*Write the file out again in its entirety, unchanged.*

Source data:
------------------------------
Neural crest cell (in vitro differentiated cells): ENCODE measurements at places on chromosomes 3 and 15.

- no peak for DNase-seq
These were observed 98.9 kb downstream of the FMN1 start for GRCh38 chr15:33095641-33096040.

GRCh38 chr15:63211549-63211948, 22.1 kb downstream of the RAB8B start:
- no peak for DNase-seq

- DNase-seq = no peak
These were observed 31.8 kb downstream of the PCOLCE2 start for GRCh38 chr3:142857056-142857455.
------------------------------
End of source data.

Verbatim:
Neural crest cell (in vitro differentiated cells): ENCODE measurements at places on chromosomes 3 and 15.

- no peak for DNase-seq
These were observed 98.9 kb downstream of the FMN1 start for GRCh38 chr15:33095641-33096040.

GRCh38 chr15:63211549-63211948, 22.1 kb downstream of the RAB8B start:
- no peak for DNase-seq

- DNase-seq = no peak
These were observed 31.8 kb downstream of the PCOLCE2 start for GRCh38 chr3:142857056-142857455.